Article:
Congress is a dog that won't go for a walk.
We can tug at its leash as hard as we want, but it sits in the middle of the sidewalk, barking a defiant "no." It's not a purposeful no. It's just a refusal for the sake of it, couched in principle.
Then along comes America's most ambitious politician.
No, it's not Paul Ryan or Elizabeth Warren. It's Larry Page.
The man who is Google stood at last week's I/O 2013 conference and made his own types believe that he was talking about technology.
His true agenda, though, is political.
Where government can do nothing, Google can do everything. Where government can offer no vision, Google merely asks how much time you have to listen and marvel at all the visions in its mind.
Government can't make you happy, but Google can.
"Technology should do the hard work," Page said, "so people can get on doing the things that make them happiest in life."
Which would, for example, be Googling things while they sit in their self-driving cars.
Page spoke of revolutionizing health care, driving, and a host of other life-aspects that people (and governments) take for granted.
With his newly automated cars, Page promised "more green space, fewer parking lots, greater mobility, fewer accidents, more freedom."
These aren't corporate words. They're the very promises of a politician who wants to shake up the local council.
The mere idea of offering a better life is one that used to be the exclusive aegis of political types. It used to be the marketing hook upon which you were supposed to hang your vote.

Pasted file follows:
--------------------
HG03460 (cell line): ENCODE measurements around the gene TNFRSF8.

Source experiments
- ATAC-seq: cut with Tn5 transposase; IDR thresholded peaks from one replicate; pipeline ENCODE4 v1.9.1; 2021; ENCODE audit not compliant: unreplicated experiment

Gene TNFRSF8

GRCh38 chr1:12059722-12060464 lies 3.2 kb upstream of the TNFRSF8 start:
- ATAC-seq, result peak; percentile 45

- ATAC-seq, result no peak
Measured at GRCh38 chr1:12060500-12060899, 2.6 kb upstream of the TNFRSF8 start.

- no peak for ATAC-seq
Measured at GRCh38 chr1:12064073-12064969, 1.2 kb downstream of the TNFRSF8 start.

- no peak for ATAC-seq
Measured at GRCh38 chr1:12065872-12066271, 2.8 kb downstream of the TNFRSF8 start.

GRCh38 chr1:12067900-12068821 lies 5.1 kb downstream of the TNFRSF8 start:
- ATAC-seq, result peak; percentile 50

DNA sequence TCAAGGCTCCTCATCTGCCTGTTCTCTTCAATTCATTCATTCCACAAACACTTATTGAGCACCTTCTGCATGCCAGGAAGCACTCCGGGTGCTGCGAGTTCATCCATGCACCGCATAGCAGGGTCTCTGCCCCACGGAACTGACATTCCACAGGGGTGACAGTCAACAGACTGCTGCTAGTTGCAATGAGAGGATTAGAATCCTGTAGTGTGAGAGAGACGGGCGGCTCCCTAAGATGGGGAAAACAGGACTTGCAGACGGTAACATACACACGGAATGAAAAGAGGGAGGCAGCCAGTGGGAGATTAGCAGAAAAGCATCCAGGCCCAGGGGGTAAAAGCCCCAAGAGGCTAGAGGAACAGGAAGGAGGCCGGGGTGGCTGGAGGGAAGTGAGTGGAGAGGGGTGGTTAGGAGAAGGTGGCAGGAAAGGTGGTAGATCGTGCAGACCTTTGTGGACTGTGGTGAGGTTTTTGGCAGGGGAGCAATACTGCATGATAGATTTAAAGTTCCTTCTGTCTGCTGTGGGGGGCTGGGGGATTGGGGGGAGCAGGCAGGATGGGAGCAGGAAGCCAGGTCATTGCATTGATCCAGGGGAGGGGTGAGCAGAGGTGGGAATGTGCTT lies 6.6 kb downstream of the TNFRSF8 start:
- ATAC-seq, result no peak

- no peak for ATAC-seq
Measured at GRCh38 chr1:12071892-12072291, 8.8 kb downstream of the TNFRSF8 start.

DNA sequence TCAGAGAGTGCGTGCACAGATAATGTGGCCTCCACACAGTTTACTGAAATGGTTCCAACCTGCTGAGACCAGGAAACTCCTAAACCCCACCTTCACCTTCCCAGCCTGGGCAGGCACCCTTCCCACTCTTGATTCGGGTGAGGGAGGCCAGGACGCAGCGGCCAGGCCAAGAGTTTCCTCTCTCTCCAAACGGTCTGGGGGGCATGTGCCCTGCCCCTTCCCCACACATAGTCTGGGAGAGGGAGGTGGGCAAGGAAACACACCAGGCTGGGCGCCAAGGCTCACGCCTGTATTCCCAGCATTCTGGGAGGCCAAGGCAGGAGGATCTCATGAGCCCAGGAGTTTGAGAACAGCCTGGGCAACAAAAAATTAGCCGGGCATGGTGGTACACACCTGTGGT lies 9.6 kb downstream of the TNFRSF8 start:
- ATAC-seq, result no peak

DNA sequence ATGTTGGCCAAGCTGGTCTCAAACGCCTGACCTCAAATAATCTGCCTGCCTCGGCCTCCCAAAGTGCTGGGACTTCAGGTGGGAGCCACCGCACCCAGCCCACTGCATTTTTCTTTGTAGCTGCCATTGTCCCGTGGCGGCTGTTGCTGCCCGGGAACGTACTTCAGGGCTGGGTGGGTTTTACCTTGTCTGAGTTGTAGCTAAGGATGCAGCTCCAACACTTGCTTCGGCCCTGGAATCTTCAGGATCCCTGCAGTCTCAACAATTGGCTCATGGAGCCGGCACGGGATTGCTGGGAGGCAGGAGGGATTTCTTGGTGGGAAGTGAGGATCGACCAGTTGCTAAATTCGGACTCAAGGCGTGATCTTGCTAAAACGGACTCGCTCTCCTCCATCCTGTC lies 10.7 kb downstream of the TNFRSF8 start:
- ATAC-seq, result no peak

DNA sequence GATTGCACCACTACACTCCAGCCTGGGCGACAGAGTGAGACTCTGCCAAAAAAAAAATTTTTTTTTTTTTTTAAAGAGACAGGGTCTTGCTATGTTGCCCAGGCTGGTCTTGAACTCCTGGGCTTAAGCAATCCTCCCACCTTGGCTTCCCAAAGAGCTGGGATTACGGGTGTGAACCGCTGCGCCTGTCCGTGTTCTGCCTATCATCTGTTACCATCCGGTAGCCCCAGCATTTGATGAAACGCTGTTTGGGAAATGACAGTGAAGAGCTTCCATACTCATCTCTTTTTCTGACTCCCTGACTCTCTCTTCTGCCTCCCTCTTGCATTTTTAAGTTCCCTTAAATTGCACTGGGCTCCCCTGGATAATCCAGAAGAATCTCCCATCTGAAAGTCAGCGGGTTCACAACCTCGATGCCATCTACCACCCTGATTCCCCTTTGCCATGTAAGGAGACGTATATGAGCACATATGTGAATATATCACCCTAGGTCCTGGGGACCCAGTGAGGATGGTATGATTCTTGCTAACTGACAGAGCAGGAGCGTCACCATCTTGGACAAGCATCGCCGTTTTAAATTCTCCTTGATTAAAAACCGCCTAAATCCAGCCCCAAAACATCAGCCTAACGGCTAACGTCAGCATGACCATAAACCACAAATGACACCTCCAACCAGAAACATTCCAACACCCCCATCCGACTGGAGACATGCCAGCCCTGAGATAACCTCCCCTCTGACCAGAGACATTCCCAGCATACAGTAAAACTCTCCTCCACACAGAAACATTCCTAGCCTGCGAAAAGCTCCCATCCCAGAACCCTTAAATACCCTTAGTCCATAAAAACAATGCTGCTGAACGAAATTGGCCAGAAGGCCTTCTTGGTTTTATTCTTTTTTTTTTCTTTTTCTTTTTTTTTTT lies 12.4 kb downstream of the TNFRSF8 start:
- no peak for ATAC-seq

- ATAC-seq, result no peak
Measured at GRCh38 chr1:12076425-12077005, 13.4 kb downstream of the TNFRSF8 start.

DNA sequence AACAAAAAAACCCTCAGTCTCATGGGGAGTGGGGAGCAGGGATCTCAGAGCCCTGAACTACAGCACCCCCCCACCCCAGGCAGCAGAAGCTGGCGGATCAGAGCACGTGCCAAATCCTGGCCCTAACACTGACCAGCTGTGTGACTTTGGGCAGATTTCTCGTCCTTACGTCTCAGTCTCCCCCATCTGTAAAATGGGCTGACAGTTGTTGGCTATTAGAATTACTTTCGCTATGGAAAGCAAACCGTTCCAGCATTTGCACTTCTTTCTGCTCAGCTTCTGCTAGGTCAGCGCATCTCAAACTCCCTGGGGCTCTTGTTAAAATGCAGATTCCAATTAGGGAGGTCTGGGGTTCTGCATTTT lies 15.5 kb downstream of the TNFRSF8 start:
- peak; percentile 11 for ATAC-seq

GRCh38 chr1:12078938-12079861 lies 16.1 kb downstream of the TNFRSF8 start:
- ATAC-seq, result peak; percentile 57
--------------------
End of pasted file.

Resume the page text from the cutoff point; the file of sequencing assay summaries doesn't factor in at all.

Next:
But Page even wants to go beyond the current laws by creating a Burning Man-style oasis where Google could experiment with creating the future -- and, surely, change the ways and means (and laws) by which we live.
That used to be the preserve of governments in secret labs all around the world.
For Page, the traditional competition of corporate life is faintly banal.
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He said: "It's hard to find actual examples of really amazing things that happened solely due to competition. How exciting is it to come to work if the best you can do is trounce some other company that does roughly the same thing?"
The Googlecrat Political Party doesn't believe in the two-party system. That just creates arguments, rather than actions.
Instead, the Googlecrats insist that there are so many problems to be solved and that Google, rather than your government, is more likely to solve them.
Page was asking far bigger questions than those of mere technology.
In a week in which the government was hip-deep in one supposed scandal after another, Page wondered between the lines whether governments could ever really work for people anymore.
He wondered whether the very same principles of competition that make corporations wither and die would do the same for government.
He was talking at developers, but he was talking to real people.
The question was a basic one: Do you trust the company that is now in possession of far more information about you than your government to do a better job for you than your government?
If Google knows you better (and it most certainly wants to), why not let it make your life better too?
It's a fair question, isn't it?